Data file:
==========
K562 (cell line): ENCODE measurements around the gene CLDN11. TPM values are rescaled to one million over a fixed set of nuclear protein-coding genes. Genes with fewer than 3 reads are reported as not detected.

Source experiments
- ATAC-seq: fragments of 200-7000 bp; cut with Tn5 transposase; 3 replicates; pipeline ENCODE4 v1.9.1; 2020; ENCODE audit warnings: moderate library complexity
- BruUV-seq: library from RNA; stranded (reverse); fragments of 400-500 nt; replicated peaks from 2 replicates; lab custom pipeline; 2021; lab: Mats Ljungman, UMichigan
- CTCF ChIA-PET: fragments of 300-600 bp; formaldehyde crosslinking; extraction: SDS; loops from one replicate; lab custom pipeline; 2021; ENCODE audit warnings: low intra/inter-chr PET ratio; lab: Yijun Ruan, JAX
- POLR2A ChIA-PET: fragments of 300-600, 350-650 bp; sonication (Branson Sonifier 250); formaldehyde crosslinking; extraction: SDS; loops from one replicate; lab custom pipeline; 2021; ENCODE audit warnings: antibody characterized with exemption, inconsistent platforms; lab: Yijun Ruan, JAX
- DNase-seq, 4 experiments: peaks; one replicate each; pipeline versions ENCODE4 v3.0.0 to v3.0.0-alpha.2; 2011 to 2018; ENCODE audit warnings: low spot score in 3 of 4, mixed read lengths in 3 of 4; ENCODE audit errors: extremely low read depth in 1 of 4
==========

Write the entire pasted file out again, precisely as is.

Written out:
K562 (cell line): ENCODE measurements around the gene CLDN11. TPM values are rescaled to one million over a fixed set of nuclear protein-coding genes. Genes with fewer than 3 reads are reported as not detected.

Source experiments
- ATAC-seq: fragments of 200-7000 bp; cut with Tn5 transposase; 3 replicates; pipeline ENCODE4 v1.9.1; 2020; ENCODE audit warnings: moderate library complexity
- BruUV-seq: library from RNA; stranded (reverse); fragments of 400-500 nt; replicated peaks from 2 replicates; lab custom pipeline; 2021; lab: Mats Ljungman, UMichigan
- CTCF ChIA-PET: fragments of 300-600 bp; formaldehyde crosslinking; extraction: SDS; loops from one replicate; lab custom pipeline; 2021; ENCODE audit warnings: low intra/inter-chr PET ratio; lab: Yijun Ruan, JAX
- POLR2A ChIA-PET: fragments of 300-600, 350-650 bp; sonication (Branson Sonifier 250); formaldehyde crosslinking; extraction: SDS; loops from one replicate; lab custom pipeline; 2021; ENCODE audit warnings: antibody characterized with exemption, inconsistent platforms; lab: Yijun Ruan, JAX
- DNase-seq, 4 experiments: peaks; one replicate each; pipeline versions ENCODE4 v3.0.0 to v3.0.0-alpha.2; 2011 to 2018; ENCODE audit warnings: low spot score in 3 of 4, mixed read lengths in 3 of 4; ENCODE audit errors: extremely low read depth in 1 of 4